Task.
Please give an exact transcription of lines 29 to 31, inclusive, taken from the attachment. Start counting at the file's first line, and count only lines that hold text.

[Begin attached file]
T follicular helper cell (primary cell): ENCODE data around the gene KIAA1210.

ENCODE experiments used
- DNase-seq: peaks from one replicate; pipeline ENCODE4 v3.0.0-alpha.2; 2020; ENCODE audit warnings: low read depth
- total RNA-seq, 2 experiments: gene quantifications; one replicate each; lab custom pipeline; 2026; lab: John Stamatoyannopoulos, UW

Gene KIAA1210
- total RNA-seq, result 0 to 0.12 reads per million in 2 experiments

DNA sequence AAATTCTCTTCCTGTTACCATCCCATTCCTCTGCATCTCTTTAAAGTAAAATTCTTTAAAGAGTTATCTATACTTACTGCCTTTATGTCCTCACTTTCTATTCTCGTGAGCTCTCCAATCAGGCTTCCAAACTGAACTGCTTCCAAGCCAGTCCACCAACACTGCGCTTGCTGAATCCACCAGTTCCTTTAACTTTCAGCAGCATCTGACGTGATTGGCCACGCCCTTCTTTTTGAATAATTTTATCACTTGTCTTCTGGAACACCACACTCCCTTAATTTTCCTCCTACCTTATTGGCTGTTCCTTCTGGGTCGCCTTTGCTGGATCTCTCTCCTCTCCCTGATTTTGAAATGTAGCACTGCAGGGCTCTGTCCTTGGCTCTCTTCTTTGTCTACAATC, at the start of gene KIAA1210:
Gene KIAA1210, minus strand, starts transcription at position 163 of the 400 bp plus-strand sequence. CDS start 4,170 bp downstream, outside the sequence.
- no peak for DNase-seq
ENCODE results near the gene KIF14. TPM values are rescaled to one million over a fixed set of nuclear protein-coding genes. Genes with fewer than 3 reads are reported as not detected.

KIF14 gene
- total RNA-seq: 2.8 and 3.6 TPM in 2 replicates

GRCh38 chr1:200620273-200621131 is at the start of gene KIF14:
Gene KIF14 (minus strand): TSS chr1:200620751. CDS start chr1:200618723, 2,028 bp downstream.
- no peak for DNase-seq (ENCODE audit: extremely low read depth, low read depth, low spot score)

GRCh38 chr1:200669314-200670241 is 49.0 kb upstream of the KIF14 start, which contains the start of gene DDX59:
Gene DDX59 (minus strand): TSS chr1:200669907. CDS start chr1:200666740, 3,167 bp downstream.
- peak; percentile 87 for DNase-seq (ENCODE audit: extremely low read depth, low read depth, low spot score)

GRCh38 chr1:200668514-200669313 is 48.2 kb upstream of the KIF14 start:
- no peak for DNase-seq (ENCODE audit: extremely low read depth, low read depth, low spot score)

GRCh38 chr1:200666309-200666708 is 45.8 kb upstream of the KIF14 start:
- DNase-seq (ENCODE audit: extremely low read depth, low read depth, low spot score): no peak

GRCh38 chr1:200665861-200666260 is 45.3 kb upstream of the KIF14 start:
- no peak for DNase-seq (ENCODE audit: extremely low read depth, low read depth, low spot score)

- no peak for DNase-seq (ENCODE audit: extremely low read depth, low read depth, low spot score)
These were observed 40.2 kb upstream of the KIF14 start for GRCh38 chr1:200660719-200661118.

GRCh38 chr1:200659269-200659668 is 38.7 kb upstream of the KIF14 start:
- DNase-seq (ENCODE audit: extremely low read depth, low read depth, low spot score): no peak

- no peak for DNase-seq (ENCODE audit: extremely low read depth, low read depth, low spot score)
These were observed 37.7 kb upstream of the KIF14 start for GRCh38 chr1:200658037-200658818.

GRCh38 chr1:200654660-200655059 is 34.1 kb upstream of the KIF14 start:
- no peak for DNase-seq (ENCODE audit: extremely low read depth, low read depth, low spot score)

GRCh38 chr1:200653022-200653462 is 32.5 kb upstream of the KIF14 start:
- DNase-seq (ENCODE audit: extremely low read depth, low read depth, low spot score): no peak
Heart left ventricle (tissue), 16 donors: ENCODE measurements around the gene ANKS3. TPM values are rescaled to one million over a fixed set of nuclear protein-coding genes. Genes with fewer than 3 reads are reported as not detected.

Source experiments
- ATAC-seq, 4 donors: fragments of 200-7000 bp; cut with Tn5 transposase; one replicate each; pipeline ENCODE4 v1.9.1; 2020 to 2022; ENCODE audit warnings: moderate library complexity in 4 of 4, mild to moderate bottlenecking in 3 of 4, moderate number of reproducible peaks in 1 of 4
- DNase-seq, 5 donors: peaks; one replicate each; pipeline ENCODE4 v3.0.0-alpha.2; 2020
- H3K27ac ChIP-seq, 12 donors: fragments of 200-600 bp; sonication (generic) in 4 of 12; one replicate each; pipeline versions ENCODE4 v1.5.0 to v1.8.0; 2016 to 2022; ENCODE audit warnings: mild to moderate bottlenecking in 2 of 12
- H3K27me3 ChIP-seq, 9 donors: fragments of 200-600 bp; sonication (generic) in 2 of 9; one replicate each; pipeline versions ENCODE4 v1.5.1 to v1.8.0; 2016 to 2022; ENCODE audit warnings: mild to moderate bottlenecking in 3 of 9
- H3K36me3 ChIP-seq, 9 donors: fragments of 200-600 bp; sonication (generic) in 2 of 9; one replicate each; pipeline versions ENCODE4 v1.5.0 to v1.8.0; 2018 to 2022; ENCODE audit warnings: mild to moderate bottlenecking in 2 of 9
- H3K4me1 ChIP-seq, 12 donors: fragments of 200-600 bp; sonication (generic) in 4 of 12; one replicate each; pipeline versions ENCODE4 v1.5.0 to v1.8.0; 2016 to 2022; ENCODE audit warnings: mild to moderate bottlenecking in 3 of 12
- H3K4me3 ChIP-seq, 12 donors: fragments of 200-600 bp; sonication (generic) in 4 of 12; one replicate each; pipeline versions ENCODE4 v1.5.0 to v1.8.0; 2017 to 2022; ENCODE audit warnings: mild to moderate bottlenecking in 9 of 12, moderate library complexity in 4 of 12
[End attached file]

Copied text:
- no peak for DNase-seq (ENCODE audit: extremely low read depth, low read depth, low spot score)
These were observed 37.7 kb upstream of the KIF14 start for GRCh38 chr1:200658037-200658818.

GRCh38 chr1:200654660-200655059 is 34.1 kb upstream of the KIF14 start: